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Carbon Fibre Baby Incubator

  • Sunday, 16th November 2003
  • Reading time: about 4 minutes

An innovative product using the latest technology to produce a lightweight intensive care unit for infants is set to breathe life into a fledgling Scottish firm.

Neil Farish, 24, has already made a name for himself in the business world, picking up £1000 as winner of this year’s Shell LiveWIRE Young Entrepreneur of the Year award.

But as you would expect from someone with one eye on the future, he won’t be blowing the money on a big celebration. Instead it will be going straight into the accounts of Edinburgh-based Lightweight Medical, the company he founded with business partner Neil Tierney, 25, in March.

The two graduates of product design and engineering from Glasgow University plan to design and produce medical equipment using the latest advanced materials and they are now working hard to bring their first project to the marketplace. The design is for a new transport incubator, allowing critically ill babies to be moved between hospitals. This sophisticated piece of medical equipment will be the first of its kind in 20 years and acts as a self-contained intensive care unit.

It was whilst looking for an idea for their final-year project at university the pair stumbled upon problems with the existing incubator and decided there was a market for an improved design.

“”We were able to have a look around a hospital and staff there basically pointed us in the direction of the incubators, which they were really unhappy with,”” Mr Farish explains.

“”They are basically big steel trolleys, really bulky and heavy, which doesn’t make them very practical. They are functional, they work fine, but they weigh about 225kg, which is a hefty bit of kit.

“”Another big problem the nurses were concerned about was the power supply for the various life support systems, which doesn’t last very long, meaning it could run out of power on a long transfer from one hospital to another. So we are looking at improving that.””

The old design also drew complaints for its lack of a human touch. Babies are lifted in and out of the incubator through a flap in the top and there are wires running everywhere.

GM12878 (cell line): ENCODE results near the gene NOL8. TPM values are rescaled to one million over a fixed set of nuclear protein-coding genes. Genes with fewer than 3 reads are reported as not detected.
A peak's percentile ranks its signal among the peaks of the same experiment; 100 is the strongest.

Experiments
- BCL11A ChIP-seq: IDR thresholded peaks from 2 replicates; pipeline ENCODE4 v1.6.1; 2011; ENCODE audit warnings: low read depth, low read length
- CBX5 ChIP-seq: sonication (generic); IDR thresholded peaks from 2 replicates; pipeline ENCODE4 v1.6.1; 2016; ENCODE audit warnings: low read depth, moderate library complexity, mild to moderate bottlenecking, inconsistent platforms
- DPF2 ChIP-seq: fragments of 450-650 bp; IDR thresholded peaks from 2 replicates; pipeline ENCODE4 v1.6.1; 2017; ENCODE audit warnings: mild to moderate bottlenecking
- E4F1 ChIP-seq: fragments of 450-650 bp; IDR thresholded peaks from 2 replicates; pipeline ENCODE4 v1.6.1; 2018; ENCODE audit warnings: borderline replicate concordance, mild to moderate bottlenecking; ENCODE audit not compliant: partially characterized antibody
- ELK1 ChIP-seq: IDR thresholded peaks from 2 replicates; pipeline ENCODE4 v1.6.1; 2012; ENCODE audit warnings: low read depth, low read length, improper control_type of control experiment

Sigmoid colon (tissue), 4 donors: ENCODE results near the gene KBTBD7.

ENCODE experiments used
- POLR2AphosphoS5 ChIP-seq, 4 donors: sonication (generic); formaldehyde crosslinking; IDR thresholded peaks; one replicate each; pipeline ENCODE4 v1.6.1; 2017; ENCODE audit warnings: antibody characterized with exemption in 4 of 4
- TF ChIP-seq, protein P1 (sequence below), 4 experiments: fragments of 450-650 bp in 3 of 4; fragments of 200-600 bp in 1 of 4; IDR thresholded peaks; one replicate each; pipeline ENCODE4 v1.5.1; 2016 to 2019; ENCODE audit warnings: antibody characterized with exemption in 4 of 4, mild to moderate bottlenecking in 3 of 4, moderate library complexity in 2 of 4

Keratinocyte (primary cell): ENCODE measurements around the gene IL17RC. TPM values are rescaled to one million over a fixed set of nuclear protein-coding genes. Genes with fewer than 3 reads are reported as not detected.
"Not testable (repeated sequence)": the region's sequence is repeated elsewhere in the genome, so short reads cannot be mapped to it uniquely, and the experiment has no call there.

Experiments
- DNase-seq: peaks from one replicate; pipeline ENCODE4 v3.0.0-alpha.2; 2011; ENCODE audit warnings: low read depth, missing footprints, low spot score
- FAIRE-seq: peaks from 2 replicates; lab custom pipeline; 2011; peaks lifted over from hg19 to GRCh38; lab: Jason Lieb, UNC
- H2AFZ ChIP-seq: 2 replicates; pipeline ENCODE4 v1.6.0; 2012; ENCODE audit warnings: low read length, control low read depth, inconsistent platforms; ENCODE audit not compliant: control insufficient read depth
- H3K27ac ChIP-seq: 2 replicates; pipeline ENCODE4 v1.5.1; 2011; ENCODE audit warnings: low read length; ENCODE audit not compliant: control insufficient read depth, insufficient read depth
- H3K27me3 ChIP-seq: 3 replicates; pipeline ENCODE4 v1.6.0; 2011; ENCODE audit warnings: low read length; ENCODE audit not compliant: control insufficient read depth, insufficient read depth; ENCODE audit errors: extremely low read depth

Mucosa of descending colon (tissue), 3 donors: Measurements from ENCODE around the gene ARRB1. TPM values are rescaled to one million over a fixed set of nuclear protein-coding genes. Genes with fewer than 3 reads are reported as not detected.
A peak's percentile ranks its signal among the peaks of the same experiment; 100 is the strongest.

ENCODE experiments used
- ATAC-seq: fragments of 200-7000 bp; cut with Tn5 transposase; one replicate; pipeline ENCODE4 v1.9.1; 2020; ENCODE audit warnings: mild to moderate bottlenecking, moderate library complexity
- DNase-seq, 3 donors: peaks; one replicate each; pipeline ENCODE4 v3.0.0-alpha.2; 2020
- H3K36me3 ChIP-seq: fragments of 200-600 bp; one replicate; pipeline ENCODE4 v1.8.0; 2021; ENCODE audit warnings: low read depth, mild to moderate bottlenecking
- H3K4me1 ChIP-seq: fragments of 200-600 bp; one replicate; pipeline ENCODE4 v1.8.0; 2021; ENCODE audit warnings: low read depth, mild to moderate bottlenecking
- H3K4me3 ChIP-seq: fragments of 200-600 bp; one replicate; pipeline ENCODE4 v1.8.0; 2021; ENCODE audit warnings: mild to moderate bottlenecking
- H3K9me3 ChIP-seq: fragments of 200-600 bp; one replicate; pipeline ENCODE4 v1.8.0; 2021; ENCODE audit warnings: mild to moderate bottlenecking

In stark contrast the prototype from Lightweight Medical is a sleek, modern unit using moulded carbon-fibre materials.

The incubator itself is a clear cylindrical container with a small mattress for the infant patient, access ports for the nurses and a top which opens up completely, allowing medical staff to put in or remove the baby without any fuss.

While focused on producing a lightweight, attractive incubator for the market, Mr Farish and his partner always remembered their design had to be used by medical professionals. “”We have been very careful with this and we have had doctors and nurses coming in at every stage of the development to look over the unit and see if there is anything we were missing or any problems they could see,”” he says. “”It has been a great experience as they have provided us with really positive feedback on the design. The lightweight materials used for the incubator are something the pair experimented with at university, and Mr Farish was at a loss to explain why they are not used by more manufacturing companies. “”They really are underused at the moment, perhaps because most manufacturers see them as being too expensive to work with,”” he says. “”If you use them correctly it is actually very economic and the benefits are enormous.”” The company will be unveiling its prototype for the incubator at an exhibition in The Lighthouse, Glasgow, which opens next Thursday. Until then, the unit is being kept under wraps.

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